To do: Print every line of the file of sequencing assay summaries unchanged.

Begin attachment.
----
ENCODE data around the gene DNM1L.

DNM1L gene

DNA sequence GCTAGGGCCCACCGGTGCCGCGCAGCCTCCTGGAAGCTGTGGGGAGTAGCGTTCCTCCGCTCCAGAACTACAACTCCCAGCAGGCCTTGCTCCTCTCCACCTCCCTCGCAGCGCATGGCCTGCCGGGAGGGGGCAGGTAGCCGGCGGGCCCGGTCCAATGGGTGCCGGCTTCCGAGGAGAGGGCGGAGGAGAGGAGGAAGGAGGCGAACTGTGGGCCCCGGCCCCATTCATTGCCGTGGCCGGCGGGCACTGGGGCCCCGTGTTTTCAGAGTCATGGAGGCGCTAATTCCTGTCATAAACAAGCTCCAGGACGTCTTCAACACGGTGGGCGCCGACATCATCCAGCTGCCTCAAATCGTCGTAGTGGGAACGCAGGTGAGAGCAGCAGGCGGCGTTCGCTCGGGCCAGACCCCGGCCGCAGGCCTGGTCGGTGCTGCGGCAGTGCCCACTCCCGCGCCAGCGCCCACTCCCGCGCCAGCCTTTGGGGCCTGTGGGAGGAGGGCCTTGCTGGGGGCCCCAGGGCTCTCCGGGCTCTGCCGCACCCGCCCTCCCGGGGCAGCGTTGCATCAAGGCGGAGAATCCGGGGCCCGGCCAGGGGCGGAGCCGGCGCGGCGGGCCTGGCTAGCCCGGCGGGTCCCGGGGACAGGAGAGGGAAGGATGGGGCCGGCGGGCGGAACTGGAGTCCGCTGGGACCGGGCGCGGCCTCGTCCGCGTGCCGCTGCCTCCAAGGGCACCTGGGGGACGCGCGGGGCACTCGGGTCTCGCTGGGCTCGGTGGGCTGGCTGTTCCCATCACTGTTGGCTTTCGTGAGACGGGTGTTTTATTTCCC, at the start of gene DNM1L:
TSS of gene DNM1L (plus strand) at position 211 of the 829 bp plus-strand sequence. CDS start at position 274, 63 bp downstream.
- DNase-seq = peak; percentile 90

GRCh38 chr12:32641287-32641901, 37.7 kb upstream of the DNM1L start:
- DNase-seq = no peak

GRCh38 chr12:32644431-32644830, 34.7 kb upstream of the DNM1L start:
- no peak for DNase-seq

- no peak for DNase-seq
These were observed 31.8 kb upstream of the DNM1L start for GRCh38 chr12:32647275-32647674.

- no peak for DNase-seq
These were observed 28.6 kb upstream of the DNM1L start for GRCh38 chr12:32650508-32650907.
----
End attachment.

ENCODE data around the gene DNM1L.

DNM1L gene

DNA sequence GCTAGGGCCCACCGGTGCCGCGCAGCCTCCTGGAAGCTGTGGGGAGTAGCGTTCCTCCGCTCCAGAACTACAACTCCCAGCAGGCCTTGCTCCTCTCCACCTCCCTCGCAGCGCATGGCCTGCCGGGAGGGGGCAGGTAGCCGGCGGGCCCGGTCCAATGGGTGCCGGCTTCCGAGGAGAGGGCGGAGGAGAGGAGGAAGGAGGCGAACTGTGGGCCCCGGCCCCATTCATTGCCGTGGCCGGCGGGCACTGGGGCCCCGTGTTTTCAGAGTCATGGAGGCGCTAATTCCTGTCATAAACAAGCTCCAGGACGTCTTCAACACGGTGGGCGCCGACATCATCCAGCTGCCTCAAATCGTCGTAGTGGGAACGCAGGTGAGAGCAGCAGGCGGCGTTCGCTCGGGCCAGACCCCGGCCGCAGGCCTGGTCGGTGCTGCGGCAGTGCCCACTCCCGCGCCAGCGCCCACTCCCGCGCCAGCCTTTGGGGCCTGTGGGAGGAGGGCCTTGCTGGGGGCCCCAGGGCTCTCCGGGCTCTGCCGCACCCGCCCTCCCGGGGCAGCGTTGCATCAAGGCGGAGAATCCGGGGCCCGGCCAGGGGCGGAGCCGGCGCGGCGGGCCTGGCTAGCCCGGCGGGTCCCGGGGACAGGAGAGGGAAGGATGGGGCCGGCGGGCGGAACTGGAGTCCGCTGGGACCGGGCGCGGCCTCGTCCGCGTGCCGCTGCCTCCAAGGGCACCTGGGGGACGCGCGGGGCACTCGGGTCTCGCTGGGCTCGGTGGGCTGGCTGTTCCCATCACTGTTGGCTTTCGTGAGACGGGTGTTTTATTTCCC, at the start of gene DNM1L:
TSS of gene DNM1L (plus strand) at position 211 of the 829 bp plus-strand sequence. CDS start at position 274, 63 bp downstream.
- DNase-seq = peak; percentile 90

GRCh38 chr12:32641287-32641901, 37.7 kb upstream of the DNM1L start:
- DNase-seq = no peak

GRCh38 chr12:32644431-32644830, 34.7 kb upstream of the DNM1L start:
- no peak for DNase-seq

- no peak for DNase-seq
These were observed 31.8 kb upstream of the DNM1L start for GRCh38 chr12:32647275-32647674.

- no peak for DNase-seq
These were observed 28.6 kb upstream of the DNM1L start for GRCh38 chr12:32650508-32650907.